Department of Islamic Arts at Musée du Louvre
by Mario Bellini and Rudy Ricciotti

| 15 comments
 

An undulating golden plane blankets the new Islamic art galleries at the Musée du Louvre in Paris, which opened to the public this weekend (+ slideshow).

Department of Department of Islamic Arts at Louvre by Mario Bellini and Rudy Ricciotti

Designed by Italian architect Mario Bellini and his French colleague Rudy Ricciotti, the new gallery wing is surrounded by the neoclassical facades of the museum's Cour Visconti courtyard and has two of its three floors submerged beneath the ground.

Department of Department of Islamic Arts at Louvre by Mario Bellini and Rudy Ricciotti

Tessellated glass triangles create the self-supporting curves of the roof and are sandwiched between two sheets of anodized aluminium mesh to create a golden surface both inside and out.

Department of Department of Islamic Arts at Louvre by Mario Bellini and Rudy Ricciotti

Above: photograph is by Philippe Ruault

"It's more like an enormous veil that undulates as if suspended in the wind, almost touching the ground of the courtyard at one point, but without totally encumbering it or contaminating the historic facades" said Bellini.

Department of Department of Islamic Arts at Louvre by Mario Bellini and Rudy Ricciotti

Beneath the roof, two exhibition floors accommodate over 2500 works by Islamic artists from the seventh to the nineteenth century.

Department of Department of Islamic Arts at Louvre by Mario Bellini and Rudy Ricciotti

Glass facades surround the galleries at ground floor level, so visitors can look out at the surrounding architecture, while the underground galleries are filled with artworks that are sensitive to light.

Department of Department of Islamic Arts at Louvre by Mario Bellini and Rudy Ricciotti

The layout of the galleries is designed as a loop, which connects with the existing routes of the museum and encourages visitors to enter the new wing.

Department of Department of Islamic Arts at Louvre by Mario Bellini and Rudy Ricciotti

A third floor is located beneath the galleries to house technical facilities and storage areas.

Department of Department of Islamic Arts at Louvre by Mario Bellini and Rudy Ricciotti

We’ve noticed a trend in golden buildings recently. See more of them here »

Department of Department of Islamic Arts at Louvre by Mario Bellini and Rudy Ricciotti

Section - click above for larger image

Photography is by Antoine Mongodin, apart from where otherwise stated.

See more stories about art galleries on Dezeen »

  • pat

    Oh my gold!!

  • Paul

    Really nice to see some recent work of Mario Bellini here on Dezeen. He is one of my all time favourite industrial designers.

  • Warren Lissner

    What a wasted opportunity. The space under the ‘tent’ looks really claustrophobic and with no views up to the wonderful facade around the courtyard. Not the best design that makes use of the context at all.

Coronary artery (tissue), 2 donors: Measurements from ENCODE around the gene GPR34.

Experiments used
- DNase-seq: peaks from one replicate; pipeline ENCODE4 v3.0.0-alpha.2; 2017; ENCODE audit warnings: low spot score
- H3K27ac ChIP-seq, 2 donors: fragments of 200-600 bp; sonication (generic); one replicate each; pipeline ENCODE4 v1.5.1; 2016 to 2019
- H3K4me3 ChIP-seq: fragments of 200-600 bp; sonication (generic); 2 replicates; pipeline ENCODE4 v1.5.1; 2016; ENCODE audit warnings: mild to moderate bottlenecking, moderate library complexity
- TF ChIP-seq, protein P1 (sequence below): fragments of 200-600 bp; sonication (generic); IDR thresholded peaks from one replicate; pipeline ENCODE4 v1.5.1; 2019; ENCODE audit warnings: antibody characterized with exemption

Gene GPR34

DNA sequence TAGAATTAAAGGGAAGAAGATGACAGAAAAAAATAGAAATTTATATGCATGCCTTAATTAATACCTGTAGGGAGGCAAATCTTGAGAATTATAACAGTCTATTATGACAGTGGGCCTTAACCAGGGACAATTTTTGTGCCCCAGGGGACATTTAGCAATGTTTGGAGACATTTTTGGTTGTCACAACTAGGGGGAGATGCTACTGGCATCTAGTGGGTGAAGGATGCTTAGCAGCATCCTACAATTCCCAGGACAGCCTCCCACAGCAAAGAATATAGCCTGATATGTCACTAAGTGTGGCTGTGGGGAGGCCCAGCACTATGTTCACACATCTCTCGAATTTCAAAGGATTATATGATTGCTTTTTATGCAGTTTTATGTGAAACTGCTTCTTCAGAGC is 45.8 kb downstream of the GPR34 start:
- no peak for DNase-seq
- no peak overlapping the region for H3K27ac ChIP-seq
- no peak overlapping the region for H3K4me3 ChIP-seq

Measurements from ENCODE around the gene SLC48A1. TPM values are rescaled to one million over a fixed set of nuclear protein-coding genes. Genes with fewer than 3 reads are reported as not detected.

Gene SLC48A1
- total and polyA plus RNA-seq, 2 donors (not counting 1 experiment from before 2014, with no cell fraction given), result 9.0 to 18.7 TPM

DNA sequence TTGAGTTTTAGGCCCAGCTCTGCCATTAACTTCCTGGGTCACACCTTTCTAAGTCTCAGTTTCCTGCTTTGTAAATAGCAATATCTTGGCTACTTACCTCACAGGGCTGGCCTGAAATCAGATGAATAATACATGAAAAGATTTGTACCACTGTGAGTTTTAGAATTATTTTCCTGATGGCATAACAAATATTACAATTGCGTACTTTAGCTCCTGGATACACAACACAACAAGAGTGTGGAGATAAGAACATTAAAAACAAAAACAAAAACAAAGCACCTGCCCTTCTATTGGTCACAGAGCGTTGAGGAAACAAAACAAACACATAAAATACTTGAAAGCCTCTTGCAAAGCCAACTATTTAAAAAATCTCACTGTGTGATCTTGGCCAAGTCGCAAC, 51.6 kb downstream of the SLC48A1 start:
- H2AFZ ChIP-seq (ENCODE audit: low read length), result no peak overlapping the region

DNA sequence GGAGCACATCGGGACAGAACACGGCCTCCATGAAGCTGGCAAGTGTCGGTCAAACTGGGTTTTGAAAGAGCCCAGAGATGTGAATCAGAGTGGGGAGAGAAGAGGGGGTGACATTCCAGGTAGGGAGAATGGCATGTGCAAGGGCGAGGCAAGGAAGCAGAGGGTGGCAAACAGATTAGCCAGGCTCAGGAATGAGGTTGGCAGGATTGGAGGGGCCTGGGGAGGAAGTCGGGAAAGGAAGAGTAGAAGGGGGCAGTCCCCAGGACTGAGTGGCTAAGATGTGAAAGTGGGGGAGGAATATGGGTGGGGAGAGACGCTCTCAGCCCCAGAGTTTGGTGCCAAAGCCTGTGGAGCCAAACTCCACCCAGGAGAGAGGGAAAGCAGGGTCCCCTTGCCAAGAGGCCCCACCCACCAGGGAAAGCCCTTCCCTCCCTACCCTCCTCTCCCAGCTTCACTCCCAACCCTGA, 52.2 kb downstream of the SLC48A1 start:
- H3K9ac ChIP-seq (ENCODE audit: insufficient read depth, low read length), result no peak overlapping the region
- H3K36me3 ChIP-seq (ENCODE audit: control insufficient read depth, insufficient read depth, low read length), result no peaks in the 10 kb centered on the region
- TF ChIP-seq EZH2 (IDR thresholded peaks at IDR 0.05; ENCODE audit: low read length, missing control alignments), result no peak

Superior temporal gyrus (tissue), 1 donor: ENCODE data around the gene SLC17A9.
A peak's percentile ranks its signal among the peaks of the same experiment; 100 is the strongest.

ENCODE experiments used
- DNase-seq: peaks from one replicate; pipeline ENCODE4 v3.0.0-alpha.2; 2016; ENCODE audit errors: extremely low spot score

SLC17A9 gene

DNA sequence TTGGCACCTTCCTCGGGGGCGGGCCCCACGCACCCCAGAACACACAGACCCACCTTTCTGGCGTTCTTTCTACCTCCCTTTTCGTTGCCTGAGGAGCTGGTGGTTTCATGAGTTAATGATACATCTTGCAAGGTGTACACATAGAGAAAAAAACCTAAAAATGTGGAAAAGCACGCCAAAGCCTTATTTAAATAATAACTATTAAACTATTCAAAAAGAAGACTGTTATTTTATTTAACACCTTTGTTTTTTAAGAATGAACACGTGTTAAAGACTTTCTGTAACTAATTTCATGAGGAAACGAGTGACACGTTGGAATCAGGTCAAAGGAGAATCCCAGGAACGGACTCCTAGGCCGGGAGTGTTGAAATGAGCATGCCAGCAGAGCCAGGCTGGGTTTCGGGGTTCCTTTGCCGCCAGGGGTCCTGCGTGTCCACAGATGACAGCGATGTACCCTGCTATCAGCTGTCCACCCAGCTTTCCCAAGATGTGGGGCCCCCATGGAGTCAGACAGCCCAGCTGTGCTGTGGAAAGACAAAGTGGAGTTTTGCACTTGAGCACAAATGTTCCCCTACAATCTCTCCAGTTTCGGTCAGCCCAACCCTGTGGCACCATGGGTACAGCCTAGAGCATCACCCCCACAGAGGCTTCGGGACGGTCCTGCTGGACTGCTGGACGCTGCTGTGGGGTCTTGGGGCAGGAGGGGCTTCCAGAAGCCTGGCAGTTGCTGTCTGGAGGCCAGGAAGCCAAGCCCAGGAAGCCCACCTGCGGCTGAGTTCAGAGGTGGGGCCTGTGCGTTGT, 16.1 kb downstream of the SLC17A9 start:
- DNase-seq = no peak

• dezy

    Just like when you put your head under the blanket, you can’t see anything and you can’t breathe. Maybe that was inspiration.

    • dezy

      After the Pyramid and Blanket next is something like Elbphilharmonie.

  • kahmin9

    All the panels are in the same sizes? Or are they all different?

    • http://twitter.com/Dezeen @Dezeen

      According to the architects, there are 2400 triangles and they all measure approximately 120x120x160cm.

      Amy/Dezeen

  • papusie

    The blanket is a mesh fixed above glass panels and provides a subtle see-through view of the facade around the courtyard. Wonderful project.

  • ilya

    I think it would be better if the blanket would continue until the building. The union between the golden blanket and the ground troubles me. The light inside is the same: it could also be interesting to have some holes in the blanket to get both a view and have spots of natural light to accentuate the space.

  • Gabriel

    Guys, this is an art gallery! You don't want sunlight coming in, you don't want to focus on the exterior, you're there to appreciate works of art!

  • MAG

    It’s all the negative comments on this feed (and others) that make this industry so full of $hit, pretentious and pompous. Why not just enjoy it and if you don’t, leave your comments out of it. Don’t hate, appreciate.

    • christian

      Thanks for the comments MAG and Gabriel!… from one who was part of the project.
      I wonder how many people who comment here have seen the original?

  • http://complexitys.com Francesco

    Thanks for the post. You can find more info and construction photos on our blog. http://complexitys.com/louvre

  • steven

    Some more information on the steel supplier’s website: http://www.waagner-biro.com

  • Julia

    I visited this weekend and really loved the relation of the old building and the new structure! I like that this golden veil is floating in the courtyard without touching it and all the connections with the building are made by strong, box-like masses.

    @ilya: I don’t think it should continue up to the building and it’s better without any holes on the roof! The indirect light coming from the walls of the old building and the filtered light from the top is enough for a museum and also gives a really nice ambiance.